There are high hopes for growing BC’s $10aDay child care system - but is it actually going to happen? If so, when?
Families desperate for government’s child care election promises to come true have high hopes of finding an affordable licensed space. Early childhood educators have high hopes for a fair wage grid as promised in the mandate letter of the Minister of State for Child Care, Grace Lore.
Thousands of additional child care spaces are required across B.C. but there are roadblocks to expansion. Some seem ridiculous, like the recent example of a Vancouver Board of Variance denying a child care owner’s request to double the size of her business from eight to 16 children largely because the neighbours complained bitterly about the sound of children playing outside.
Let’s be clear though - the child care shortage is never going to be solved by pinning our hopes on individual entrepreneurs offering seven or eight spaces in their homes (legal limits for in-home care). Yes, small home-based licensed child care settings are ideal for some children and families, and also work well in small communities. The $10aDay Plan welcomes them into the new system. However, to meet the demand for child care there must be publicly planned expansion on a far larger scale.
This is why the $10aDay Plan calls for school districts to be mandated and funded to deliver licensed child care for children 0-12 years. After all, schools are already publicly owned assets that serve the needs of children in the communities where they live. We are still waiting for Rachna Singh, Minister of Education and Child Care, to provide that mandate.
But, for the child care system to expand government first needs to address the key issue destabilizing child care today: the crisis in recruitment and retention of qualified educators with post-secondary credentials (ECEs), primarily due to low wages. As the cost of living escalates the low average wage of early childhood educators is insufficient to keep and attract qualified staff in the sector.
The $4/hr government funded ECE wage enhancement has helped but it’s not the answer, especially considering how many educators will be required to staff the 40,000 new spaces promised in the Canada-wide Early Learning and Child Care Agreement BC signed with the federal government.
Similarly, the recent announcement of 2400 new $10aDay spaces is welcome news, but still means only about 10 per cent of existing licensed spaces are $10aDay.
The two organizations who developed the $10aDay Plan in 2011, the Coalition of Child Care Advocates of BC and the Early Childhood Educators of BC, have watched $10aDay become a reality in BC - and with federal funding, spread into every province and territory (plus interest now from the USA). We have solutions to the challenges!
To solve the ECE recruitment and retention crisis the solution is a publicly-funded ECE wage grid of at least $30-$40/hour based on qualifications and experience.
Last month we shared a cross-Canada scan of ECE wages and wage grids pointing out that B.C. is lagging behind. Six other provinces have already started to implement wage grids. B.C. promised a wage grid but it’s nowhere to be seen. Our latest campaign asking supporters to email Premier Eby, and relevant ministers, plus their MLA, has so far resulted in 3,400 people, representing every constituency in the province, taking the action. We hope readers of this article will take the quick click action too!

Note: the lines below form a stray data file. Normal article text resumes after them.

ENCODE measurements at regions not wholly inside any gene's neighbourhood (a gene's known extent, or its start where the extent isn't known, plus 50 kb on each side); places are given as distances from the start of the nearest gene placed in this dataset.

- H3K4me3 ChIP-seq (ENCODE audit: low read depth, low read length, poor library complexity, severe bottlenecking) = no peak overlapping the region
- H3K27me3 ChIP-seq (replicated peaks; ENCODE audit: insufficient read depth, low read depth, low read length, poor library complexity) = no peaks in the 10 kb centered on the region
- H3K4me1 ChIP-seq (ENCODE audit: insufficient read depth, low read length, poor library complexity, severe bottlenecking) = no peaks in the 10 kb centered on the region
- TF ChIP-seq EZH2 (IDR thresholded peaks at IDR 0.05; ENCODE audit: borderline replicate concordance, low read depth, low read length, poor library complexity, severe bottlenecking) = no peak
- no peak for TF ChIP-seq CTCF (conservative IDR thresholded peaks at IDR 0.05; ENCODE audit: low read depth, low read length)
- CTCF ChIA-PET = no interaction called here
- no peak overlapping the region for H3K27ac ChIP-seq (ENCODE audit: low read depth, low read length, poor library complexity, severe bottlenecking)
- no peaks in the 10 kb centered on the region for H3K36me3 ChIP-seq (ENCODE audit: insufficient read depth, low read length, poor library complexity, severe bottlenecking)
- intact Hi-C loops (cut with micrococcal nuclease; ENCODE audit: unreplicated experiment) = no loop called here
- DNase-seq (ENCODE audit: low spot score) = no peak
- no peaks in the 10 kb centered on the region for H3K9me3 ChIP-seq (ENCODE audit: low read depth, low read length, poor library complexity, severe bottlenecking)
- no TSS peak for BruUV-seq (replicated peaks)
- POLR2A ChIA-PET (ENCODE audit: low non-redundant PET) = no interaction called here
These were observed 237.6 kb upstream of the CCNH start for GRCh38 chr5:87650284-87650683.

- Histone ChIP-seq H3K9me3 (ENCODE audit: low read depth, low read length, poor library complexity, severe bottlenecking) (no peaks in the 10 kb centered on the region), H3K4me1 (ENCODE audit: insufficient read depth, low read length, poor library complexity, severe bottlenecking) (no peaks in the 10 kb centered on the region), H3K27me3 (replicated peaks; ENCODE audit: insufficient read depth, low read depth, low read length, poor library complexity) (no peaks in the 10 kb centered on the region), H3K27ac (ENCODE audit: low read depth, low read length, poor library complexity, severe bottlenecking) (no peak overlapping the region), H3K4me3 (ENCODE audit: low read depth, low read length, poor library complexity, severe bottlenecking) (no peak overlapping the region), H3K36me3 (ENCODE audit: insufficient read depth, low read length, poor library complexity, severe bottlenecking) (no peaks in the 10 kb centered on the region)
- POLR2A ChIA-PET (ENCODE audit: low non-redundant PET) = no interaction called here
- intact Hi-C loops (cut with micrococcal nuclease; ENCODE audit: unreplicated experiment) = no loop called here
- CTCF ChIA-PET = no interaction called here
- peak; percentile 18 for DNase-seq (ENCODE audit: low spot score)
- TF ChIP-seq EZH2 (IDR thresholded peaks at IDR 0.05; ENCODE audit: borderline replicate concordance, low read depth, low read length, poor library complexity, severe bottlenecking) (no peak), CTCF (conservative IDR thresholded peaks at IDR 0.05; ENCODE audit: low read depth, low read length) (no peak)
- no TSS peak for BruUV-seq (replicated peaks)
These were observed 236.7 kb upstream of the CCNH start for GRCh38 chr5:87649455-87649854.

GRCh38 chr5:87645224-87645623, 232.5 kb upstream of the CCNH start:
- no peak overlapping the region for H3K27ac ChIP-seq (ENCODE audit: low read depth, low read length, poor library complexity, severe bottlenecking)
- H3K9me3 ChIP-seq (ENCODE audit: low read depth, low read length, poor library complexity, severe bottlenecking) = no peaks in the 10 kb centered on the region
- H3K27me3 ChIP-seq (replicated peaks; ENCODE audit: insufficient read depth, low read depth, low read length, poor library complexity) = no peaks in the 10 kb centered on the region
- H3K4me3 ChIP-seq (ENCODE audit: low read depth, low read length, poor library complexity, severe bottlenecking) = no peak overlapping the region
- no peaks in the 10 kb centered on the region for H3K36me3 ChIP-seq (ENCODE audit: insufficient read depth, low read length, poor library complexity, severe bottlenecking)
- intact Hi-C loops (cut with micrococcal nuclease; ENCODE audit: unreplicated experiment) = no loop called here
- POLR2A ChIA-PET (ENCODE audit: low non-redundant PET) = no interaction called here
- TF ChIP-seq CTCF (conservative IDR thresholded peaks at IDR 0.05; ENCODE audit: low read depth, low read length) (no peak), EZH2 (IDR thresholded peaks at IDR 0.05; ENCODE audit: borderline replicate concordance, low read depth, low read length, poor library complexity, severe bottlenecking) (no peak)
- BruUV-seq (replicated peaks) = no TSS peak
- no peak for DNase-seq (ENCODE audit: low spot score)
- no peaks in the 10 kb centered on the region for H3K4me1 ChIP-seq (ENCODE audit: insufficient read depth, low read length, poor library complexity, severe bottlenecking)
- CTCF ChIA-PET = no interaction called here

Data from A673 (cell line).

With a fair, equitable ECE wage grid in place, the rapid expansion of child care to meet the demands of families, including with flexible options, is completely achievable. We have recommendations for new facilities that are climate smart with design standards that can be replicated across the province to create efficiencies and assure high quality for children.
For several years, we have also suggested that government bulk purchase custom-designed modular buildings to expedite the creation of new child care facilities on public land across the province. A modular strategy has been promised by government several times but there’s no sign of it yet.
We know municipalities, like school districts, and even health authorities are ready to play their part, but they require coordinated public planning, child care expertise, and assured funding from the provincial government for a systemic and expedited roll out.
Many non-profit child care operators could significantly expand their child care programs but to do so they also require coordinated public planning, development expertise, and assured funding from the provincial government.
Rapid implementation of these solutions is doable, in part because child care is no longer a partisan issue. The economic and social benefits of public investment in quality child care are now so obvious that all provincial and territorial governments, of every political stripe, have signed an agreement with the federal government to achieve $10aDay child care.
And, this year Bill C-35: An Act respecting Early Learning and Child Care in Canada passed with a unanimous vote in the House of Commons, historic all-party support for this equally-historic legislation describing the federal government’s long-term and substantive commitments to a child care system in Canada.
So, high hopes for a $10aDay child care system should become a reality - and soon - the solutions are clear, public support for $10aDay is real, and the next provincial election is looming in the not-too-distant future!
Sharon Gregson is the provincial spokesperson for the Coalition of Child Care Advocates of BC